“The regular, then?” she asked. Neville nodded once, not caring to engage in pointless, dull small talk. She handed him a small plate with the coffee cake on it, and he awkwardly handed over two and a half British pounds for the order. He wasn’t completely proficient with using muggle money, but he had memorized how much his order was and didn’t care to deviate outside the norm.
He took his regular table, in the corner next to one of the windows, and pulled the Daily Prophet from his back pocket. The coffee cake was like butter in his mouth, but the coffee was stale and tasted like it had been sitting for an hour. There was Harry’s face, waving out at him once again. Neville swallowed and took a sip of coffee before beginning the article.
“‘We can live our lives at last.’
The main message at the celebration of the defeat of He-Who-Must-Not-Be-Named and his followers was simple: remember those that gave their lives for our freedom, and move forward. The evening started with several remarks from newly instated Minister of Magic Kingsley Shacklebolt. His speech focused on the future, restoring the homeostasis, daily routines, and business of witches and wizards everywhere. The audience remained energetic throughout evening, with musical entertainment from the Weird Sisters and up and coming wizard pop artist Callum Anders. Following an announcement regarding the overall repair and restoration of Hogwarts School of Witchcraft and Wizardry, Mr. Potter took to the stage to the delight of the 7800 wizards and witches in attendance. His speech was a testament that honored those who had fallen, and looked forward to the future of the wizarding community, one free of fear and persecution.
‘I’ve spent most of my life fighting this, and I’m looking forward to spending some time with my girlfriend Ginny Weasley and learning to relax,” Mr. Potter told the prophet following his presentation.
Of the remarks he made, the most controversial and revealing of the evening concerned Severus Snape and his rumored allegiance to the order of the phoenix throughout the second wizarding war.
‘In the final moments of his life, Severus Snape revealed his innermost thoughts and struggles to me through his memories. What I saw in those minutes during the final battle was astounding, and the information contained in them saved the entire wizarding race from tyrannical rule by Lord Voldemort and it, ultimately, saved my life.
To disclose exactly what I saw would betray the privacy and sanctity of his personal turmoil. But I can tell you this much-Severus Snape was always Dumbledore’s man. The sacrifices that he made for the order of the phoenix, for Hogwarts, for me personally, were paramount to our success. Snape was always fighting for us. When he was headmaster at Hogwarts and things seemed bleak, he was fighting a war he knew that he may not survive, fighting for a side who believed his allegiance to be to the Death Eaters. Against all the persecution, the lying, the supposed betrayal, he was always fighting for me. I owe him my life. Severus Snape is a hero, and quite possibly the biggest hero of this war.
His legacy should not be shrouded in infamy but instead lifted in celebration, for without him I would not be standing here today.’”
Neville threw the paper aside, feeling sick to his stomach. He had been at the gathering the previous night, and had heard the speech from Harry’s mouth himself, but there was something disturbing about processing the written words.
”Severus Snape is a hero, and quite possibly the biggest hero of this war.”
Memories flooded his mind, twisting his thoughts so quickly he could barely focus. A scene flashed before him involuntarily, as though it was playing in real time before him. He remembered the icy onyx pupils, the marble glare that bored into him as he sat in the great hall during mealtimes. He had endured physical and mental torture consistently on a weekly basis as he tried to complete his seventh year at Hogwarts, while daily praying for some contact with Harry, Ron or Hermione. Neville curled his fingers into a painfully tight fist as a cold chill washed over his body. He could feel his breathing accelerate steadily, the subtle rise and fall of his chest becoming more noticeable.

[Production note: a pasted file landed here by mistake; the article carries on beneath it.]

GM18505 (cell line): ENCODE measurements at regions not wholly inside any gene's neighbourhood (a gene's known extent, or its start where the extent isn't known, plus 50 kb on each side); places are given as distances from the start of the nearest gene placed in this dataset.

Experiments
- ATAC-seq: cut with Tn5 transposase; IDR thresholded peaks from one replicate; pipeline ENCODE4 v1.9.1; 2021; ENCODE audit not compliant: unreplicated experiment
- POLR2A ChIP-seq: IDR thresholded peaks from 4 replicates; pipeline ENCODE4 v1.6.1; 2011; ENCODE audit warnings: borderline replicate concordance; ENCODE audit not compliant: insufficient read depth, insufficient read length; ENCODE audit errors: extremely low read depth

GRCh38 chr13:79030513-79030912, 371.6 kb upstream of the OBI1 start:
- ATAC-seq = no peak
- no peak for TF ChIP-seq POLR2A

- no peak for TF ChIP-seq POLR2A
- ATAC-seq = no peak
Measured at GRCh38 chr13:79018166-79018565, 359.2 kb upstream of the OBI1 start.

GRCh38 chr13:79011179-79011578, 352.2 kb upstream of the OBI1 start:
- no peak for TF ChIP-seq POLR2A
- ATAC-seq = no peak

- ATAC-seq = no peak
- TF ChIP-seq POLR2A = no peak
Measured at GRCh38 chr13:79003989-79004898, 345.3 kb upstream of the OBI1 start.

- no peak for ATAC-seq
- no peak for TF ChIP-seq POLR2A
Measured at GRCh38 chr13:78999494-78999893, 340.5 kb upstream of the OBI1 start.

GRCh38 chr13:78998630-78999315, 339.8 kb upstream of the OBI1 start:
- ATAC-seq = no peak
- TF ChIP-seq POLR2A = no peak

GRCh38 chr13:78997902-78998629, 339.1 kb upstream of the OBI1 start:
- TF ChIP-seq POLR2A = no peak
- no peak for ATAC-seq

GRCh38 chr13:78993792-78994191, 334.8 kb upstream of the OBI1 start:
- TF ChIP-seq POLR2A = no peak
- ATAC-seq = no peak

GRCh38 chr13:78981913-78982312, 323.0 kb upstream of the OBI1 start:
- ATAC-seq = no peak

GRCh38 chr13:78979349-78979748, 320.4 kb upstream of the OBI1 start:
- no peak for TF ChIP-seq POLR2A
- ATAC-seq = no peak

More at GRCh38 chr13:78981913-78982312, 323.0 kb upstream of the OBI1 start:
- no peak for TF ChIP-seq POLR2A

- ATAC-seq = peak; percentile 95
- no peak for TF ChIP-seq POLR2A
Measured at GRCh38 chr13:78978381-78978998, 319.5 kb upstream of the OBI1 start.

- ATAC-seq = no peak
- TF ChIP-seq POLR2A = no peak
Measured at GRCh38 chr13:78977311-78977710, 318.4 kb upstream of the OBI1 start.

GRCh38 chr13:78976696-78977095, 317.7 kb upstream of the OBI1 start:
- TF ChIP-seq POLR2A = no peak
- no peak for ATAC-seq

What had Severus Snape ever done to protect the school? He’d spent the entirety of Neville’s earlier years bullying him, scaring him into submission, and generally making his life a living hell. But after the seventh year Neville had experienced, he no longer felt the familiar tugs of fear. No, now his feelings encompassed a much darker, complicated realm.
During the last year, Snape had taken solace in the cavernous wasteland of his office, and was rarely seen in the halls except for meal times. He turned a blind eye to the conspicuous injustices that occurred during the year, including harsh punishments and the inappropriate material being taught to the students. Depending on their blood status, students were tortured and mocked for fun, especially by the Carrows, who Snape had allowed to run amok without restraint or accountability. Neville had watched his favorite professors shrink in fear at the sight of the demonic siblings. The morale of the students was low and only a few even attempted resistance or rebellion.
Neville felt his heart race and heard the crescendo of the hard pulse in his ears. He tried to bite back the bitter anger and resentment he felt toward Harry’s ignorant words. No matter how much he could ever hope to convince his school mate and friend of the environment that had infected Hogwarts, Neville would never successfully sway Harry’s opinion of his newest hero.
Sure, Harry had endured a hardship that Neville could never fully understand. Neville had already heard the soon-to-be legendary story of Harry entering the forbidden forest to meet certain death, and could not even begin to imagine the terror and fear that must have coursed through him at that moment. But Harry had survived; he had prevailed, and he, along with the help of Neville and the rest of the Order of the Phoenix, had clenched historic victory on the bleeding, ulcerated grounds of Hogwarts.
A small bead of perspiration ran down the bridge of his nose, which was still healing from the blows of the final battle. Reading the article in public had been a disastrous idea, Neville knew that now. Panic clawed hotly through his veins, mixed with anger and adrenaline. Harry would never know the things he had seen, the students that would cry out at night at school just as he had, the weekly feeling of fire singing every shred of dignity left in his exhausted body.